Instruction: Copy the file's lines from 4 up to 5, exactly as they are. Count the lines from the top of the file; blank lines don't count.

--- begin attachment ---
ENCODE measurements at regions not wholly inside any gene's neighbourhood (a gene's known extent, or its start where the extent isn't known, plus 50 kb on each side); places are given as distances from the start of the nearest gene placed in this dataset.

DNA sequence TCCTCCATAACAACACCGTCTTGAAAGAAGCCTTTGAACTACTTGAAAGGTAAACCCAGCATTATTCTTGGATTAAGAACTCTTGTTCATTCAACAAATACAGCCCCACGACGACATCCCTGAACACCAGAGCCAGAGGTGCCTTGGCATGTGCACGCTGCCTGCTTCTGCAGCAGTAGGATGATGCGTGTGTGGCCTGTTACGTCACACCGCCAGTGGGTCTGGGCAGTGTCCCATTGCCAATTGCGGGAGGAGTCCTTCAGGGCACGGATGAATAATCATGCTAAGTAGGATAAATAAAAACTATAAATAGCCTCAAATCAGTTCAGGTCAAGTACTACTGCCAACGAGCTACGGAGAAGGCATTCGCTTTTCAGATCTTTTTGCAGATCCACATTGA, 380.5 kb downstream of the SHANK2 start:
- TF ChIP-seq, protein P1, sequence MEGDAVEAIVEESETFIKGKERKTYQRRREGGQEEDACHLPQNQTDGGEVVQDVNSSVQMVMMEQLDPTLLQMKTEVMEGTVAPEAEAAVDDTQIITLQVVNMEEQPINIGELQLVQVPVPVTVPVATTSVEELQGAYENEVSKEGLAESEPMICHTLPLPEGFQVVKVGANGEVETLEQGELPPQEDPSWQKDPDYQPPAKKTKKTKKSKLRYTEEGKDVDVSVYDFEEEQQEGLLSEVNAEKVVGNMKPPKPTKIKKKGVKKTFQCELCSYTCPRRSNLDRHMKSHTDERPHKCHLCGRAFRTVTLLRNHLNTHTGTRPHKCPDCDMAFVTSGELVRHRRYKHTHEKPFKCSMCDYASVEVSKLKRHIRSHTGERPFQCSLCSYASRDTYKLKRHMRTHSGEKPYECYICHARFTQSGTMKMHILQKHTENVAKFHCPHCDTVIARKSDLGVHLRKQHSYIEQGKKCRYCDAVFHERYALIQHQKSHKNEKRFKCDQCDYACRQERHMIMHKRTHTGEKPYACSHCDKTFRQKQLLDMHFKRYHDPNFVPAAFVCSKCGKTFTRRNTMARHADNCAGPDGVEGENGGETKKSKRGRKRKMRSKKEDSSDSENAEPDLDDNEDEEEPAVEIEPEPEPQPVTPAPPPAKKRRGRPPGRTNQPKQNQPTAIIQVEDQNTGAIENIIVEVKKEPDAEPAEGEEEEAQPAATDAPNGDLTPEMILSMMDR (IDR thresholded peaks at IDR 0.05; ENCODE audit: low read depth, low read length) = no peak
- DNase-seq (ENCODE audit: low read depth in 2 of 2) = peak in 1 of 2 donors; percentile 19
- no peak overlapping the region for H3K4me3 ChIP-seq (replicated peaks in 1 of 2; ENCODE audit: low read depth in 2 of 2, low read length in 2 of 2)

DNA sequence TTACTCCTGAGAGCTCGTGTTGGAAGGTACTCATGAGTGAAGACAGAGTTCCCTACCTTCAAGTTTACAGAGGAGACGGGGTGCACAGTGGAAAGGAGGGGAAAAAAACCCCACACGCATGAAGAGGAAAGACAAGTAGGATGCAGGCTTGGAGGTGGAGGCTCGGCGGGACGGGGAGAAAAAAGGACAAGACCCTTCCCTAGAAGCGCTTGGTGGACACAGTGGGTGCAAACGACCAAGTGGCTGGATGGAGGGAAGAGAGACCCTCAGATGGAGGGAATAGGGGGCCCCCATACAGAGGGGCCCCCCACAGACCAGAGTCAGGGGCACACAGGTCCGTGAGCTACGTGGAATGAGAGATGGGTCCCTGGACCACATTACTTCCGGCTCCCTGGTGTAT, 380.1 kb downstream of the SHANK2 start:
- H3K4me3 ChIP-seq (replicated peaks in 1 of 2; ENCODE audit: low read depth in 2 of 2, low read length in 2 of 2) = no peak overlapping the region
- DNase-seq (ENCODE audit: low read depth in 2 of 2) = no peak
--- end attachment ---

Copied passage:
- DNase-seq (ENCODE audit: low read depth in 2 of 2) = peak in 1 of 2 donors; percentile 19
- no peak overlapping the region for H3K4me3 ChIP-seq (replicated peaks in 1 of 2; ENCODE audit: low read depth in 2 of 2, low read length in 2 of 2)